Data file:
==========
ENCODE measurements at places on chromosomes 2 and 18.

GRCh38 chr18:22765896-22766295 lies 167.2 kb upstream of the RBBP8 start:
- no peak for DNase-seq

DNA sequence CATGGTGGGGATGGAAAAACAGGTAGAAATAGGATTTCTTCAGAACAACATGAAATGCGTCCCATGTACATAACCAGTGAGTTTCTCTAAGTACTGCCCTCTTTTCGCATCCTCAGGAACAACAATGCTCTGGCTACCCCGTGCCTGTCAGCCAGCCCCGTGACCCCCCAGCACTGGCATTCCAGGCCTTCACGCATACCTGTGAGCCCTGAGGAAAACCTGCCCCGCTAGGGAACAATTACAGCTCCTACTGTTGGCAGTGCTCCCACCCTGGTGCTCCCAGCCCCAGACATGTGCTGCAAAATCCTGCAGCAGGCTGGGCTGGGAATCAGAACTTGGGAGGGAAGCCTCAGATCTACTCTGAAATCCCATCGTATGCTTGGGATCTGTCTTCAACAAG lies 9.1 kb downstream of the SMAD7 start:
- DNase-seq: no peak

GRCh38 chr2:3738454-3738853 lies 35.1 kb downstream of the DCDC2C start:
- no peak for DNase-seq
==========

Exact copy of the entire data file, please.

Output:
ENCODE measurements at places on chromosomes 2 and 18.

GRCh38 chr18:22765896-22766295 lies 167.2 kb upstream of the RBBP8 start:
- no peak for DNase-seq

DNA sequence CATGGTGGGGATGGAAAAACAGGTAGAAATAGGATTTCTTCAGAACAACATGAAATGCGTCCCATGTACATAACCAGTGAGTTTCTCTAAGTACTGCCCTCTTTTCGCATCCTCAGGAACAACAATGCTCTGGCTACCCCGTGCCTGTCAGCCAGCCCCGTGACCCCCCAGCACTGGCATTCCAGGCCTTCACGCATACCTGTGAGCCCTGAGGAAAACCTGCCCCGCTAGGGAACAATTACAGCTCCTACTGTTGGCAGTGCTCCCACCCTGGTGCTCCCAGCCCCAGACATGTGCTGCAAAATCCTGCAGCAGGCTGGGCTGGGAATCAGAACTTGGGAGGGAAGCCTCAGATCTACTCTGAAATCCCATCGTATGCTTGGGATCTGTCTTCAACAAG lies 9.1 kb downstream of the SMAD7 start:
- DNase-seq: no peak

GRCh38 chr2:3738454-3738853 lies 35.1 kb downstream of the DCDC2C start:
- no peak for DNase-seq